The Imperial Japanese Army developed an airborne paratroop force in the late 1930s, but the program did not receive much attention by the Imperial General Headquarters until review of the success of similar German paratroop units during the Blitzkrieg of 1940 and the capture of Crete in 1941.

Japanese Army paratroops were first deployed in combat during the Battle of Palembang, on Sumatra in the Netherlands East Indies, on 14 February 1942. The operation was well-planned, with 425 men of the 1st Parachute Raiding Regiment seizing Palembang airfield, while the paratroopers of the 2nd Parachute Raiding Regiment seized the town and its important oil refinery.

In total, Japanese airborne forces completed only 4 parachute assaults during the war. The Japanese Army paratroopers’ final combat jump took place on Leyte, Philippines, on December 6, 1944.

In this photo, taken on that day at Clark Field, Luzon, Japanese paratroopers board a Mitsubishi Ki-57 Type 100 transport airplane. They wear Type 4 (1944) parachutes and a few carry their leg bags, for attachment once they are on board.

The objective of this particular operation was the occupation of 3 airfields in US hands near Barauen, South Leyte. It would be a coordinated effort with the Japanese attacking both by air and land.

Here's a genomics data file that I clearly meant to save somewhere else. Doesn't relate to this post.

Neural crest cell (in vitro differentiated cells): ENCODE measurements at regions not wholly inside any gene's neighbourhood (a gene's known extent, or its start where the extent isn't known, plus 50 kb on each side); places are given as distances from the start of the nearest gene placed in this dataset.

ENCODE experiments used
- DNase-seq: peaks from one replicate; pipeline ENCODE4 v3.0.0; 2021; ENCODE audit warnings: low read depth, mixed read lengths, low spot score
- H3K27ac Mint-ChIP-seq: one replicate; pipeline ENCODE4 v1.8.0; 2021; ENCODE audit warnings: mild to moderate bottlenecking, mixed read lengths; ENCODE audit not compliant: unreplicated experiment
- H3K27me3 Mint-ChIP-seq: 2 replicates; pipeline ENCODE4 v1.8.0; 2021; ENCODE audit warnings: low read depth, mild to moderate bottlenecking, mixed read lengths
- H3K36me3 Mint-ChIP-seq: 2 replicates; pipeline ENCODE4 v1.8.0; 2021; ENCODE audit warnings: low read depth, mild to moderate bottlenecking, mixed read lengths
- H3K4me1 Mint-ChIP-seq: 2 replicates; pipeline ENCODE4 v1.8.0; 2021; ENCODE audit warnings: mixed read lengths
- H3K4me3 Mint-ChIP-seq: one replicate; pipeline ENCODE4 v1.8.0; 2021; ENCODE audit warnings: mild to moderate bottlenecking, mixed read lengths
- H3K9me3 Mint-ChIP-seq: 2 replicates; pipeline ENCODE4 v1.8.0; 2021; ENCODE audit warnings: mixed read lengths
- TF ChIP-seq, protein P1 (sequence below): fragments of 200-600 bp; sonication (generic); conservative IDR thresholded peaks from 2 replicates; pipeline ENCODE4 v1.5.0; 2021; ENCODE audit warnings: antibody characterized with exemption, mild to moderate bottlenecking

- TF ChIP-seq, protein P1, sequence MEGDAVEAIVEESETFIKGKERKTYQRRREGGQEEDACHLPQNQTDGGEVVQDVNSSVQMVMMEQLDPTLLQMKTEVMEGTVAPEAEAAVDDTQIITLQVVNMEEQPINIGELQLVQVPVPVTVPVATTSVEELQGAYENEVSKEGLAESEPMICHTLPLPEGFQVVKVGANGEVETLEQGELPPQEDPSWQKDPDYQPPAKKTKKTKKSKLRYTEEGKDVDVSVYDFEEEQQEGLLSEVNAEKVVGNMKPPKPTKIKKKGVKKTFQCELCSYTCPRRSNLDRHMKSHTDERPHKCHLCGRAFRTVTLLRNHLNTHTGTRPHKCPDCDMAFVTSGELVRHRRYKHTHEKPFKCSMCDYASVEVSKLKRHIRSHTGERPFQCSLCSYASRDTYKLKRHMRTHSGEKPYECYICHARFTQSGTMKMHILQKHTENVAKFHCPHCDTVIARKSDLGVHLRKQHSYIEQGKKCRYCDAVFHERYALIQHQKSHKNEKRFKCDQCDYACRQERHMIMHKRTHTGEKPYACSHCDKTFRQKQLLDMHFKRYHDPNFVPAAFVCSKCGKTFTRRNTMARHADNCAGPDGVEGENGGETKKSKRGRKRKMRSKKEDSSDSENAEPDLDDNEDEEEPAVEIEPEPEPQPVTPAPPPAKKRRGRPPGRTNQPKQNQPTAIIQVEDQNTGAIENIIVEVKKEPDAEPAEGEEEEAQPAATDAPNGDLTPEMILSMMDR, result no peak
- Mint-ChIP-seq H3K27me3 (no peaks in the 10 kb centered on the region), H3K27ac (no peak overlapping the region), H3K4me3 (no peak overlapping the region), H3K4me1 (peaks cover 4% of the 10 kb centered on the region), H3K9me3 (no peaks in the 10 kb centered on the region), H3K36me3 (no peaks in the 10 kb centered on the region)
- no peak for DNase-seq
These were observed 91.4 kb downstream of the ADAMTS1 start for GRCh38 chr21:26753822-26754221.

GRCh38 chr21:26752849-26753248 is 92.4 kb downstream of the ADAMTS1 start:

The Japanese paratroopers were counting on the shock effect of soldiers dropping from the sky but this was lost on the US troops defending the area since they were themselves paratroopers, from the US 11th Airborne Division.

After losing about half their men, the Japanese paratroopers withdrew from the area, eventually linking up with the Japanese 26th Infantry Division on December 18. Because many elements of different US units were committed piecemeal, it is unclear how many US casualties there were. The loss of 11 liaison aircraft and damage to other aircrafts parked in the airfields hampered the resupply of US front line units for a few days.

As far as is known, this was the only time Japanese and US paratroopers fought against each other.

(Colour and text by Rui Candeias)

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